Stefanskis limited presentation of Apology XXVIII above by Philip Melanchthon in
1531 skews Melanchthons position on the authority of the Congregation which
Melanchthon expands in his "Treatise on the Power and Primacy of the Pope"
contained in the Lutheran Confessions. Melanchthon state, "In 1 Cor. 3, 6, Paul makes
ministers equal, and teaches that the Church is above the ministers."2
I repeat, the church, the local congregation, is above the pastor. Here Melanchthon
says the Pope and all pretenders to authority over the congregation should doff their
little hat to the congregation. Pieper, affirms this position in his Christian Dogmatics.3
Melanchthons Treatise is a veritable Magna Carta for the congregation.
Stefanski disagrees that the Voters Assembly is a group that has supremacy even
though Christ says in Matt.18:17 "Go tell it to the church." Here Christ is
speaking about church discipline. He says "go tell it to the church" that is the
local congregation. He doesnt say "go tell it to the pastor." The
congregation, not the pastor, is the final and supreme authority to judge doctrine and the
pastor, not the pastor!
Melanchthons point about the authority of the pastor in the Apology above is only
in relation to the Word of God and only with the agreement of the congregation. Again, in
the Treatise, Melanchthon makes it clear that the full authority of the keys belongs to
the congregation, hence the authority to administer the word, sacraments, calls,
ordination, excommunication, and the affairs of the congregation rest with the
Luther and Walther point out that everyone in the congregation is a priest by virtue of
their baptism and the pastor is elected to office from out of the priests. Pastors are not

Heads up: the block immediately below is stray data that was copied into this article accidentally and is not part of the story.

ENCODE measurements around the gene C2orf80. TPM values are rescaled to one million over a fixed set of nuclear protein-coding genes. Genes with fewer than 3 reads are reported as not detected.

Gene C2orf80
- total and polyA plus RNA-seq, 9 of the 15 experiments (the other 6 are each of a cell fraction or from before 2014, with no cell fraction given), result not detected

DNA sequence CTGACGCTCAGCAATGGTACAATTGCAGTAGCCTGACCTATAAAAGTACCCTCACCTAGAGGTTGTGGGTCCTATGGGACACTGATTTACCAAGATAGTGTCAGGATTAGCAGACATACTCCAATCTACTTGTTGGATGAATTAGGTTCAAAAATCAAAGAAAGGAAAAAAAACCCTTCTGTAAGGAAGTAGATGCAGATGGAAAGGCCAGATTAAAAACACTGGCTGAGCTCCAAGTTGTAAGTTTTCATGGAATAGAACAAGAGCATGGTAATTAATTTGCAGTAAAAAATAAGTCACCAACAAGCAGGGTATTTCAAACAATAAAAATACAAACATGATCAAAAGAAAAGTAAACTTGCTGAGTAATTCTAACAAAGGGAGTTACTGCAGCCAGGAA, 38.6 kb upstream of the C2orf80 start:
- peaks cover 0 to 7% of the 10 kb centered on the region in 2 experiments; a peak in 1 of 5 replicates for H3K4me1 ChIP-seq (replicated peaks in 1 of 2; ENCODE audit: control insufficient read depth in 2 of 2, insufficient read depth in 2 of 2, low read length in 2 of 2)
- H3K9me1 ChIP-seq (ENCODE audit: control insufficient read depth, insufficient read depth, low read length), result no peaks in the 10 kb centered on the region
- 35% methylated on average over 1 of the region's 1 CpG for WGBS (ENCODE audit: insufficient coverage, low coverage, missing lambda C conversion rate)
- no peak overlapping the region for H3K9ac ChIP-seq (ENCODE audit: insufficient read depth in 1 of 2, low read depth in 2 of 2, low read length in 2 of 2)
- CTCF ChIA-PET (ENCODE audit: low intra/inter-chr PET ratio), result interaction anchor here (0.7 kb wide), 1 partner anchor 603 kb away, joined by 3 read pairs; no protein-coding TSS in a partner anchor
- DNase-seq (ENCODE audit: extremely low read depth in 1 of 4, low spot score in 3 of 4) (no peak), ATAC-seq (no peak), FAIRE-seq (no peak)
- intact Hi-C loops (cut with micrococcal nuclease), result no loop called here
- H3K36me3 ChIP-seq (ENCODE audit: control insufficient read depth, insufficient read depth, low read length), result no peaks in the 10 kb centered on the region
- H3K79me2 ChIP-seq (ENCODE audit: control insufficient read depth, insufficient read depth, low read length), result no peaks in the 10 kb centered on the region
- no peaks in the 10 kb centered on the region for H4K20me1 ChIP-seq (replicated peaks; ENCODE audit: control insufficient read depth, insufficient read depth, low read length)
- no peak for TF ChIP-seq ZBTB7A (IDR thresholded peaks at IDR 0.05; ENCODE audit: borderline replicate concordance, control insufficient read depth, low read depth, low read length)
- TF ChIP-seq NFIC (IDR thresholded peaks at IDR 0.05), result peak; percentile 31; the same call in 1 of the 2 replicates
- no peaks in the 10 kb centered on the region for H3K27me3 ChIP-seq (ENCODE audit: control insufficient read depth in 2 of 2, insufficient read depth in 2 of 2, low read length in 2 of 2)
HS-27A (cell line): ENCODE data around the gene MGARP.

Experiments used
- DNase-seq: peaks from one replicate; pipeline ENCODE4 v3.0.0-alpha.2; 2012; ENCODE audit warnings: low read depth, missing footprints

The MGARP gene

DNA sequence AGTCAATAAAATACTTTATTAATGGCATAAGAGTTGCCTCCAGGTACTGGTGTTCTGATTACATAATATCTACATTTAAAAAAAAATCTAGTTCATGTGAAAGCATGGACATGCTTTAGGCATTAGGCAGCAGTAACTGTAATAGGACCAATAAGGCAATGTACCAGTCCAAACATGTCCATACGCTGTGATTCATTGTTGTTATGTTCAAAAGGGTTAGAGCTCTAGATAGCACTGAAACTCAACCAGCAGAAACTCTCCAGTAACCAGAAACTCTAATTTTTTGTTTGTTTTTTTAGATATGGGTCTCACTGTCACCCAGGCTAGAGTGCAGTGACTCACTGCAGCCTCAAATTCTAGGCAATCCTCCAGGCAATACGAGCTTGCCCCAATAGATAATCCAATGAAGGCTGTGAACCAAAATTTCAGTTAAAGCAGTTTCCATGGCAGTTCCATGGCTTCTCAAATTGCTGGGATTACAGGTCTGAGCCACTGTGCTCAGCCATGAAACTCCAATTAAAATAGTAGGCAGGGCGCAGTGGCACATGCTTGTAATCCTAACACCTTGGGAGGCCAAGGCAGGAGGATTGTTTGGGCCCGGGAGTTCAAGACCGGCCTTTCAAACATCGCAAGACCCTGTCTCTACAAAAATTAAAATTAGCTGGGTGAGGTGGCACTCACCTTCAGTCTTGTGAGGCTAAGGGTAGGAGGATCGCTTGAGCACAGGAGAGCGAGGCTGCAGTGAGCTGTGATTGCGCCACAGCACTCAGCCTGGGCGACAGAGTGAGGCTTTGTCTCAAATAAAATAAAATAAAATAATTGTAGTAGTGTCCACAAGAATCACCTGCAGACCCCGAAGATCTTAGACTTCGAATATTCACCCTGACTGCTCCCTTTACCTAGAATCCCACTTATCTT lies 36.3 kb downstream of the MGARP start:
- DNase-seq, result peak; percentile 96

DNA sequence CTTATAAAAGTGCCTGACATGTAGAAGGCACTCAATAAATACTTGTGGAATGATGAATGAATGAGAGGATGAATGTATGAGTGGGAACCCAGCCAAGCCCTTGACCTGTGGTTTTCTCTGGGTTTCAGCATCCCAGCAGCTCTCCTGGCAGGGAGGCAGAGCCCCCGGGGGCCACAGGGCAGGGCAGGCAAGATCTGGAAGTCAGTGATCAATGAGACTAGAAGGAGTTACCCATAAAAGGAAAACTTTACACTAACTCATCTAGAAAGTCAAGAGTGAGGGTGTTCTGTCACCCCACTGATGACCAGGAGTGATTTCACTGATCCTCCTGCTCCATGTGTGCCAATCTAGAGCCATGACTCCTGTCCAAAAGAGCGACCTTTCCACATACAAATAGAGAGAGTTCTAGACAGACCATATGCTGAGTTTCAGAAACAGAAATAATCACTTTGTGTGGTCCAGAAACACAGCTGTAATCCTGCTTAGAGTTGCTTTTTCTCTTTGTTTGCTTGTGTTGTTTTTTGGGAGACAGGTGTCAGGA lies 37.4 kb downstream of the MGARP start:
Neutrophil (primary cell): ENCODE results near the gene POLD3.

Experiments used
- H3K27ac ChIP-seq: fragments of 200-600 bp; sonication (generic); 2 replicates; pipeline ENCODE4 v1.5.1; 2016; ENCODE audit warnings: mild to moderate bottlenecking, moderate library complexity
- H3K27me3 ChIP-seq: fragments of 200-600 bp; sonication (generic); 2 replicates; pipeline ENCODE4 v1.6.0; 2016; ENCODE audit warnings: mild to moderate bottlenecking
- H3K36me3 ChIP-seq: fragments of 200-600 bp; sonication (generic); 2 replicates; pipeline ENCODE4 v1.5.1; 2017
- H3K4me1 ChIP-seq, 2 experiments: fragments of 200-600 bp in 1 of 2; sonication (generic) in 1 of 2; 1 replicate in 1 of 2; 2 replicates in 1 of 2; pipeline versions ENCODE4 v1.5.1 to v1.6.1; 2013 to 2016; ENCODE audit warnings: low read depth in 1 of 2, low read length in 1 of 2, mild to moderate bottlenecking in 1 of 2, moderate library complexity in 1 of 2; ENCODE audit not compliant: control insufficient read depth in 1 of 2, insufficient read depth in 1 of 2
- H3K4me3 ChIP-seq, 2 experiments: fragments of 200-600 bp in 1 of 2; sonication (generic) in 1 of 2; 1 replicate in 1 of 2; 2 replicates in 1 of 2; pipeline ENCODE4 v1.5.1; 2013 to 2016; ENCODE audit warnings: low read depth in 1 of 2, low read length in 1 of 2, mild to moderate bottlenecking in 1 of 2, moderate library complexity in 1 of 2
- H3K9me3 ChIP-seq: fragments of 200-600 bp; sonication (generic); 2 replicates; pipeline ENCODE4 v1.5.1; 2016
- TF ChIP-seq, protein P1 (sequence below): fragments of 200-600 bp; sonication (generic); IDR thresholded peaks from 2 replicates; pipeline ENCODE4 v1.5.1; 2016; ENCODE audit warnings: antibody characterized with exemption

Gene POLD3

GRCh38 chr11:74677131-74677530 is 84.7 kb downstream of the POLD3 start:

special people; they hold a special office. 5 6
The man or group who controls the church roster must control the
deed to the church property. Stefanskis position transfers control of the
congregation to the minister. His claim that the pastor is in charge of excommunication
based on the Apology XXVIII above is an outrageous usurpation of congregational authority.
Melanchthon shows this authority rests with the congregation, "Go tell it to the
As the administrator of word and sacrament in behalf of the
congregation the Smalcald Articles do say that the pastors have jurisdiction in
excommunicating those who are guilty of manifest sins but not without due process before
Excommunication may necessarily cast the pastor in the role of prosecutor and the
congregation as the jury as Paul speaks to the congregation in 1 Corinthians 5 and as
Luther also points out.9 10 If the pastor is correct and the congregation in error the pastor
should suffer removal from office rather than serve Communion to a public sinner.11 The Word is supreme over the pastor and congregation.
Every vote on doctrine gives the pastor and the congregation the opportunity to see who
agrees with Gods Word. The pastor should not interfere with the process because in
judging Gods Word the congregation necessarily judges its own faith as Christ would
have it. "For there must be also heresies among you, that they which are approved may
be made manifest among you."(1Cor. 11:19) The final goal in the excommunication is
confession of doctrine and salvation of souls. How dare a pastor interfere with a
congregations right to confess its faith or lack of it in excommunication. Let Judas
show himself. Christ told him to do what he was going to do quickly. Peter didnt get
up and tell Judas to sit down.
Luther shows that the congregation issues a call to a pastor and if the called pastor
proves incompetent the congregation has the right and duty to remove the pastor. The
Voters Assembly is supreme in congregational business.12
The pastor serves as a servant of the word and the Congregation is judge and jury of
doctrine and all matters in the church.13
Stefanskis Hyper-Euro-Lutheran interpretation is further rejected by E. J. Otto,
the former editor of Affirm. In a lengthy article on excommunication in "The Abiding
Word" Otto explains that the Office of the Keys belongs to the congregation. The
final decision in excommunication belongs to the congregation, not the pastor.14
Stefanskis attempt to make the Voters Assembly foreign
to the Bible transfers the authority of the congregation to the pastor. It is true that
the Scriptures do not state there must be a "Voters Assembly." However all
of the passages quoted in "Why the Voters Assembly
Should be Supreme" support this position while there are no passages stating that
the pastor is supreme! There were hundreds of years of Roman culture predating the New
Testament in which people regularly participated in voting.
The case of choosing an Apostle from either Matthias or Barsabas by casting lots is not
an argument against the Voters Assembly. How could 11 Apostles who were inspired by